The History Of Neck Diagrams
If you are a guitar or stringed instrument player and you’ve never come across Neck Diagrams before, then you really have been missing out. This piece of software has been an important addition to the tools available to guitarists and numerous stringed instrument players now since 2009.
The software filled a gaping hole in the provision of software for stringed instruments. For the purposes of this review, the “guitar” will be referred to throughout as opposed to stringed instruments. Keep this in mind as ND2 covers a large range of instruments.
Scales – Chords – Arpeggios – Fret diagrams
The fundamental purpose of Neck Diagrams is to offer guitarists an easy and convenient way of mapping out visually by means of chord boxes the scales, chords and arpeggios needed to play either songs or various techniques. The initial release of the program included fret maps for the following instruments and their derivatives:
- Banjo – 4 string – Irish (G,D,A,E), Plectrum (C,G,B,D), Standard Jazz (C,G,B,A), 5 string – C tuning (D,C,G,B,D), D tuning (C#,D,F#,A,D), Double C (D,C,G,C,D) , G modal (D,D,G,C,D) , Open G (D,D,G,B,D)
- Bass – 4 string – Standard (E,A,D,G), 5 string (B,E,A,D,G), 6 string – Guitar tuning (B,E,A,D,F#,B), Standard (B,E,A,D,G,C)
- Bouzouki – Greek Trichordo (3 string) – Standard F6 (D,A,D), Trichordo 4 string F6 (C,F,A,D), Irish Zouk – Irish (G,D,A,D), Mandolin (G,D,A,E), Modal D (A,D,A,D)
- Chapman Stick – 8 string – Guitar Intervals (B,E,A,D,G,C,E,A), Guitar Lower Octave (B,E,A,D,G,C,E,A), Interior Classic (A,D,G,C,F#,B,E,A), Standard Bass 4ths (B,E,A,D,G,C,F,Bb), 10 string – Baritone melody (E,A,D,G,C,C#,F#,B,E,A), Classic (
E,A,D,G,C,F#,B,E,A,D), Matched reciprocal (E,A,D,G,C,E,A,D,G,C)
- Guitar – 6 string – C6 (E,C,G,C,A,C), DAGDAD (D,A,G,D,A,D), Drop C (C,G,C,F,A,D), Drop D (D,A,D,G,B,E), Open A (E,A,E,C#,A,E), Open E (E,B,E,G#,B,E), Open G (D,G,D,G,B,D), Open G Dobro (D,B,G,D,B,D), Standard (E,A,D,G,B,E), 7 string (B,E,A,D,G,B,E), 8 string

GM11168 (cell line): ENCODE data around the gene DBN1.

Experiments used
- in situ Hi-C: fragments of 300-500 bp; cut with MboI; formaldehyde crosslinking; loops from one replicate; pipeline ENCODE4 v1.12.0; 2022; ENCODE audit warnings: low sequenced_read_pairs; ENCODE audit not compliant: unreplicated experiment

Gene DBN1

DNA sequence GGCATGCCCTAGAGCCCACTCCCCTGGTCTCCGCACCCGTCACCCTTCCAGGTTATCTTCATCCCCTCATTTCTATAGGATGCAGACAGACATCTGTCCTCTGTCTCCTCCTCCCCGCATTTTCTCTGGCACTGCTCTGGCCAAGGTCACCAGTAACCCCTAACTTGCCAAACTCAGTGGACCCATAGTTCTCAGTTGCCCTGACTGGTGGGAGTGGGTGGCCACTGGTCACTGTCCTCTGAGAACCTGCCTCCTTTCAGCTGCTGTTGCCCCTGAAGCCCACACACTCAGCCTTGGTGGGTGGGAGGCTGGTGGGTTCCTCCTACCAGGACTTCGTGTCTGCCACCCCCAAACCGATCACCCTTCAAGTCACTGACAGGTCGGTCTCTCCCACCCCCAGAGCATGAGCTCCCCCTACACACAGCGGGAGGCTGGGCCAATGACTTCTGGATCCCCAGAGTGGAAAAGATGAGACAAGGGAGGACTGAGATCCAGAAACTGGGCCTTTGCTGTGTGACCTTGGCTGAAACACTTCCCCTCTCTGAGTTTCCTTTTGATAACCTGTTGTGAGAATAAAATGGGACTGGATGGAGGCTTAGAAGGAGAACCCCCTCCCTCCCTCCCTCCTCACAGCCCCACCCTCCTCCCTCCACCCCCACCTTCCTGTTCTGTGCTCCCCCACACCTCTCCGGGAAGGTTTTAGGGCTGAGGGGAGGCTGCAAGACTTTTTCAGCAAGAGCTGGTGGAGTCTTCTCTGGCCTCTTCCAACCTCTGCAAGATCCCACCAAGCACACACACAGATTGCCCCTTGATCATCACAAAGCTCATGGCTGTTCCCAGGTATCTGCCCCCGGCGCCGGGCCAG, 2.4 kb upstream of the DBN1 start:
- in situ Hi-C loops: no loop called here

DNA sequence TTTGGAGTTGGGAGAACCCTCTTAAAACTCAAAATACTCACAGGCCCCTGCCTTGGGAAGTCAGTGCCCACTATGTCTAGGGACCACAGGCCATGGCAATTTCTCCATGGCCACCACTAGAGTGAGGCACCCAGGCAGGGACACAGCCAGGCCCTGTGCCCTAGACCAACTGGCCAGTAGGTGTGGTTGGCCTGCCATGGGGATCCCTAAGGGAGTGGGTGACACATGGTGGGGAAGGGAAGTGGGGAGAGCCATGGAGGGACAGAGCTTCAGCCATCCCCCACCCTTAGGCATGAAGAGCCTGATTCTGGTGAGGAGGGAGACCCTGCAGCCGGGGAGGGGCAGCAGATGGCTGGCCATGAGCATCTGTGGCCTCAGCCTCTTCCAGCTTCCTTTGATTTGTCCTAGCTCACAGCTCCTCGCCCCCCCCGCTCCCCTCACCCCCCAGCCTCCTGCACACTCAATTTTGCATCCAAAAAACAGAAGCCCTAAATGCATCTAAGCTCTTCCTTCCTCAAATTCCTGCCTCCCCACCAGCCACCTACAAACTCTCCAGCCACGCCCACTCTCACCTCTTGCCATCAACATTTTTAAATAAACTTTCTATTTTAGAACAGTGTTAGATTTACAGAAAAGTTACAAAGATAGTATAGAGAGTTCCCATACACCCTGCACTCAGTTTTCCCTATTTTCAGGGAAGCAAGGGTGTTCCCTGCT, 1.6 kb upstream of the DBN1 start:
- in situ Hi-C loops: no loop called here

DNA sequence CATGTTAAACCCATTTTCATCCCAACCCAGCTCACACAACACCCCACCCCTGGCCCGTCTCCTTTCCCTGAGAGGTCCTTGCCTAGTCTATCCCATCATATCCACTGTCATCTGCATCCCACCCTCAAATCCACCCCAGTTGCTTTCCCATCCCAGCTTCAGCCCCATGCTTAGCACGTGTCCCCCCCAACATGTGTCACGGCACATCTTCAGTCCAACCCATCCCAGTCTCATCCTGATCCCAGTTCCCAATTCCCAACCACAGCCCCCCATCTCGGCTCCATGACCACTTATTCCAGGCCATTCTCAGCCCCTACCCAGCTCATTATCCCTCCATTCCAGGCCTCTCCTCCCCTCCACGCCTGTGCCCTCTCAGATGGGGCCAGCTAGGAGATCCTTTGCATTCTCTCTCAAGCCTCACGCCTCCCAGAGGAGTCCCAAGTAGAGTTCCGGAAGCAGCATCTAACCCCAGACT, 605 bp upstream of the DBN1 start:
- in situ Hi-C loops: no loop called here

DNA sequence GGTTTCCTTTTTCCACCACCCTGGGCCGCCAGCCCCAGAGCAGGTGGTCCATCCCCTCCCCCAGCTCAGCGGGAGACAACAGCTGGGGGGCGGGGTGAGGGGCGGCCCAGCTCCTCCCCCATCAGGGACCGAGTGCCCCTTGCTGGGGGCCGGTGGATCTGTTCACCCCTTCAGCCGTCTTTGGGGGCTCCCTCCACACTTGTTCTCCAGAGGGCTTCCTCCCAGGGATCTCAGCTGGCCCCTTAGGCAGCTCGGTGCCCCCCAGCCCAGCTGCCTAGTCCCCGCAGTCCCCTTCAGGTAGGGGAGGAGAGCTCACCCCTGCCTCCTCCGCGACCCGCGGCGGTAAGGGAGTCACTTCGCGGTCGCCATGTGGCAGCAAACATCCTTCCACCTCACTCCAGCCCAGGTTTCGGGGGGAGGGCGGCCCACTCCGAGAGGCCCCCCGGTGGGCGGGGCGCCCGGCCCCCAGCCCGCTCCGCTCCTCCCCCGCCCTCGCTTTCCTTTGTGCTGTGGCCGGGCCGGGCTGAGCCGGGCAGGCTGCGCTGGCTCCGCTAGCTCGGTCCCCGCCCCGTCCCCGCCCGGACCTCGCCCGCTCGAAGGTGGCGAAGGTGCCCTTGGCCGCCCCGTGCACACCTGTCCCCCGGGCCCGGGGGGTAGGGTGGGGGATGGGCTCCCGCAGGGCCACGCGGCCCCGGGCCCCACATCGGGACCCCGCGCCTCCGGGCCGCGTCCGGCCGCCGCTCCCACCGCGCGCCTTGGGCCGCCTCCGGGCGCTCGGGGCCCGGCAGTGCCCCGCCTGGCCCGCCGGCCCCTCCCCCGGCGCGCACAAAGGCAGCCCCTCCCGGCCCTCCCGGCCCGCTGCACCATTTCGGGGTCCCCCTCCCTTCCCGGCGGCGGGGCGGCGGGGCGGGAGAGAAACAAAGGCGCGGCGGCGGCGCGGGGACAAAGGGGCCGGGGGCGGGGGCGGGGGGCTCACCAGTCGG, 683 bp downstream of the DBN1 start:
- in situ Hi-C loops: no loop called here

- Mandolin – Standard (G,D,A,E)
- Portuguese – Coimbra (A,G,D,A,G,D), Lisbon (B,A,E,B,A,D)
- Ukulele – Baritone (D,G,B,E), C6 (G,C,A,E), Canadian (A,D,F#,A), D6 (A,D,F#,B)
The screenshot above shows the instrument page. As well as all the instruments listed above, different tunings were also available. For example, DADGAG, open A and E tunings etc. The program offered a huge amount of versatility in the creation of guitar fret board diagrams. GMI used the Neck Diagrams 1 extensively for over three years within many of our publications. As you have probably gathered from the list above, this is quite an offering re instruments available!
The software was easy to use, if a little idiosyncratic at times. Most people would get to understand it within thirty minutes or so. The amount of options that were actually available would and did take a little more time to find as they sometimes were not so obviously apparent. All in all, ND1 was to remain, fundamentally, the same program for nine years.
The Evolution Of Neck Diagrams 1 Into ND2
Despite ND1 being an excellent addition there were areas where it could definitely have been better, or changed for the better. There were twelve updates to the original software, but some of the the biggest areas that were needing addressed would have to wait for a completely new version.
For us at GMI, it had a certain magic in the way the program looked and worked. The styling of ND1 seemed a bit old fashioned even when we first came across it four years ago. It also felt a bit clunky to use at times and the way things were saved was rather odd. Having said that, crashes were very infrequent and on the odd occasion support was needed; it was always there.
When we first became aware of a complete rewrite for a new version of the software we were excited. For full transparency there are no review copies given out by ND. GMI paid for our installation and therefore this review is not in anyway skewed by a free handout.
Purchasing And Installing ND2
You have to stipulate if you are a new customer to ND2 or you are upgrading from ND1. In our case, we were upgrading and chose that specific option which comes with the benefit of cutting the cost down by quite a margin. See diagrams below.